Justin M. Nash, PhD
I am very excited to begin serving as President of the Society for Health Psychology. After 25 years in health psychology internship and postdoctoral training at Brown University, I recently became Professor and Head of the interdisciplinary Department of Allied Health Sciences at the University of Connecticut.
I appreciate you making the Society for Health Psychology a professional home. We are an inclusive home: regardless of whether you are a student or a professional in your early-, mid-, or later-career stage. We believe firmly that there is strength in diversity. If you have an interest in health psychology, and especially if you bring a unique perspective, you belong here.
As the President of the Society for Health Psychology, I am humbled to stand on the shoulders of the giants who have built health psychology and this Society over the past 40 years. Today we are a strong and vibrant organization. Our Society – and its Board – is fortunate to be guided by the combined efforts of established leaders, engaged early-career professionals, and active student members. In many ways, I see myself as a steward in this position, hoping to leave it stronger than what I received from my predecessor Dawn Wilson, before turning it over to my successor Nancy Ruddy.
I believe in serving our members, and having our members use their expertise to improve the health and well-being of the larger society. In research, we advance the science of health psychology. In education and training, we promote competency-based approaches in developing the next generation of specialists in health psychology. In policy and advocacy, we disseminate health psychology and its impact to the broader communities, including professionals and the public. We do not work in isolation. We both lead, and partner with, other like-minded organizations within and outside of our profession to benefit the public good.
My priorities for this year revolve around the ongoing debate in our country about addressing some of our nation’s most costly health needs that burden individuals, families, communities, and society. We are all aware that disparities in health – and health care access – are major contributors to costs and burden. There is an opportunity for our organization and its members to have a role in better understanding and addressing the health needs of those who are most impacted by health disparities – those in the various underserved communities. Many members of our organization, in science, practice, and training, work with socioculturally diverse and under-resourced individuals. We know the richness we experience but also the unique challenges we face. The more we share with each other what we know, the greater our overall impact will be. As part of this effort, we have an opportunity in our organization to hear from our current leaders who understand and address the health needs of underserved communities. I also believe it is important for us to bring new voices into our leadership who can also help us better speak to the needs of the underserved.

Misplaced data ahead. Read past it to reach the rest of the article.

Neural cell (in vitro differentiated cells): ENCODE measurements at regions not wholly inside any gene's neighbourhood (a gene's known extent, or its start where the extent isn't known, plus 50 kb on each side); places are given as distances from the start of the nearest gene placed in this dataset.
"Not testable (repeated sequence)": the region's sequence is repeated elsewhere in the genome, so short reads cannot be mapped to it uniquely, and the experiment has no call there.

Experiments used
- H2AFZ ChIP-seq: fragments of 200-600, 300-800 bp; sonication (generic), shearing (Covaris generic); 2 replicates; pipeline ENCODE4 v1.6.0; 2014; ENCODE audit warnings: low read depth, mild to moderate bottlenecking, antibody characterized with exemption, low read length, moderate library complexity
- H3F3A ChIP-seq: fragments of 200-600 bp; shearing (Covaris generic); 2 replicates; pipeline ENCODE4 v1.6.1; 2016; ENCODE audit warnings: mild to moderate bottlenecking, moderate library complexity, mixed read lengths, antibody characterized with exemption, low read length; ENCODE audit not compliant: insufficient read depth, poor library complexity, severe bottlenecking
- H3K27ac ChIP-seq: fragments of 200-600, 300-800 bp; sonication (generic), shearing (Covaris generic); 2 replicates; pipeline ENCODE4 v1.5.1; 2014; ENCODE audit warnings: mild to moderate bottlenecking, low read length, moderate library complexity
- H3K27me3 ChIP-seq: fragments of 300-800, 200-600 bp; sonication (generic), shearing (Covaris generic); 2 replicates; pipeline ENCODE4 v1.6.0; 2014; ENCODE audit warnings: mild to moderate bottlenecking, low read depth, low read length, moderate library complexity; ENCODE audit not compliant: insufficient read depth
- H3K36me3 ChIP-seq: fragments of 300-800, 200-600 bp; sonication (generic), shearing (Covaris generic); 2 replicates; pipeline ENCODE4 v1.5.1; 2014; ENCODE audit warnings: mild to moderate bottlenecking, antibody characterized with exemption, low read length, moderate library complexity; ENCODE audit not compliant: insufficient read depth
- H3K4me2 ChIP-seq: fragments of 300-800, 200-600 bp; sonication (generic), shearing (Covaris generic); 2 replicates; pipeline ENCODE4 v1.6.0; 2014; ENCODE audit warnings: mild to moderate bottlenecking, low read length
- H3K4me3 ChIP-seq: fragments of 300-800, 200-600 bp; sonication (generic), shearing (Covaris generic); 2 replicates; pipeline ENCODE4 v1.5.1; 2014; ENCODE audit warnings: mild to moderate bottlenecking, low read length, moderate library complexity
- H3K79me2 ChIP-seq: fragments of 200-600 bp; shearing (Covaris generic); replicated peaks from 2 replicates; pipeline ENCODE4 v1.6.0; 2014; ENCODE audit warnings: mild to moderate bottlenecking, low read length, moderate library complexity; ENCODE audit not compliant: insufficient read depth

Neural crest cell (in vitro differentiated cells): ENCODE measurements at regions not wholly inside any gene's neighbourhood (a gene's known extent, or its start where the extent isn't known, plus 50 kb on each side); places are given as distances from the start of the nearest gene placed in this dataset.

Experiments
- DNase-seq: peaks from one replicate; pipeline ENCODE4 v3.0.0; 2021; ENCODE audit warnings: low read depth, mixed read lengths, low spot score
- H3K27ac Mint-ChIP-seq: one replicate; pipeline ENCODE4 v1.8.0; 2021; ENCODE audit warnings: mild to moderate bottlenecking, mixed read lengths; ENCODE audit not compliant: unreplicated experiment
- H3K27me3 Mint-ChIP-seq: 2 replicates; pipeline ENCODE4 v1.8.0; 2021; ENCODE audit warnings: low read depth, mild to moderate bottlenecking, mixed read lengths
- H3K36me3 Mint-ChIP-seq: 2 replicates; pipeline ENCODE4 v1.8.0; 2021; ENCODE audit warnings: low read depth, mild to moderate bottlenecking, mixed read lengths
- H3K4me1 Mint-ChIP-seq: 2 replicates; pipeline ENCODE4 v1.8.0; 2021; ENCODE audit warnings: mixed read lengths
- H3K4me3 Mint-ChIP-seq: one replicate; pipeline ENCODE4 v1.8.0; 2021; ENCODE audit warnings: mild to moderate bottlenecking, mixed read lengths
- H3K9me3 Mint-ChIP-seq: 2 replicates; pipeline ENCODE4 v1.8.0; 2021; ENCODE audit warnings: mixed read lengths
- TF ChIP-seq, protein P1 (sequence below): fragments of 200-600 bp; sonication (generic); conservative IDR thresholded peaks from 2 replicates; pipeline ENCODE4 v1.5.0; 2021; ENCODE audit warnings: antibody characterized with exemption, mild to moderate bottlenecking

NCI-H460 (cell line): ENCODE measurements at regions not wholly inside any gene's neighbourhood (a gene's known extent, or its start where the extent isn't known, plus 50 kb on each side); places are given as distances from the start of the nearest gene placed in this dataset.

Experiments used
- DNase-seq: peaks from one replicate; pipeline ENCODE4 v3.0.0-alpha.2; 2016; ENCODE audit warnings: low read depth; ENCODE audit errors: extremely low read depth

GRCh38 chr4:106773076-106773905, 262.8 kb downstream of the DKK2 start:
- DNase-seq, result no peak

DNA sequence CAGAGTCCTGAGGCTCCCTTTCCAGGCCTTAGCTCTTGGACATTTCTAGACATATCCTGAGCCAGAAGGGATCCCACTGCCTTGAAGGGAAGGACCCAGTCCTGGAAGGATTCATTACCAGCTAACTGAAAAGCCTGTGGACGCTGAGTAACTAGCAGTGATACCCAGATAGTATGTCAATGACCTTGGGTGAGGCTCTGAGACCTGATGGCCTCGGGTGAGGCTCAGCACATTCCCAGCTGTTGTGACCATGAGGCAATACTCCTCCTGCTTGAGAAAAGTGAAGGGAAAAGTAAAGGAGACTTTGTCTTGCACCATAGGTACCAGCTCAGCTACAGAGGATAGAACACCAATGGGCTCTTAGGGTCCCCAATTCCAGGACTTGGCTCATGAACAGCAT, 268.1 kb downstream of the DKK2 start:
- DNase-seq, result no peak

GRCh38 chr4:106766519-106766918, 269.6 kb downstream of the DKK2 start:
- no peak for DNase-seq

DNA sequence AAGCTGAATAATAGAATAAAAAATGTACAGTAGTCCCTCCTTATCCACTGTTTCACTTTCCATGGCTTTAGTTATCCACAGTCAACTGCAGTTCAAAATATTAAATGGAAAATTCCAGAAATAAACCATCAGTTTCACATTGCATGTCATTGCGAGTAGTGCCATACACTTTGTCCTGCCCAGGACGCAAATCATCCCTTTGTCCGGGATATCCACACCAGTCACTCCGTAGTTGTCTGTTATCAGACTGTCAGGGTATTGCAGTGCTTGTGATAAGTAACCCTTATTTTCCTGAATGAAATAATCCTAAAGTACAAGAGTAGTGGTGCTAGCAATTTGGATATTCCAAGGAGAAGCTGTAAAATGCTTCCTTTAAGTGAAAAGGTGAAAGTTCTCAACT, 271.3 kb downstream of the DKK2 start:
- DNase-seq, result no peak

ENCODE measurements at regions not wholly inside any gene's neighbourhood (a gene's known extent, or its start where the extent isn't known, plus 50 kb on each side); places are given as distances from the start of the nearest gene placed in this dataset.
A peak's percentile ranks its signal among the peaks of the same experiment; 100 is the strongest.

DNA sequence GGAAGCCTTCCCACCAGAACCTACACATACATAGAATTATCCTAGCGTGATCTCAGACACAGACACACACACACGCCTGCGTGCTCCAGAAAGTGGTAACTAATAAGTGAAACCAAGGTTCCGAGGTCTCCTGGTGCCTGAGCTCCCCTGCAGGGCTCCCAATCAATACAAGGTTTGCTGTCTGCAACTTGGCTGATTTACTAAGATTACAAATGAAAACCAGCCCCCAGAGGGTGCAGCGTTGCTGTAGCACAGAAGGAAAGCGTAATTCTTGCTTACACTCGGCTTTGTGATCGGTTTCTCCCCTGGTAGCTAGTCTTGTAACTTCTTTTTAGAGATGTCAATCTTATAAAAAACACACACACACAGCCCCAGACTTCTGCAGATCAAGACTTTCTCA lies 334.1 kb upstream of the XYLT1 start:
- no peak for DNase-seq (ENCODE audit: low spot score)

Our Program Chair, Stephanie Fitzpatrick, is actively working on planning an outstanding 40th Program for the Society for Health Psychology, August 9-12, 2018 in San Francisco. We look forward to engaging speakers who will contribute to our understanding of the benefits and challenges in working with diverse underserved communities, including in integrated care settings.
I look forward to working closely with our Executive Committee members, our Board members, and our Administrative Officer, Barbara Keeton, over this next year. Most importantly, I look forward to hearing from and working with you – our organization’s members — so that together we can continue to build on the important work we do in health psychology.
Justin M. Nash, PhD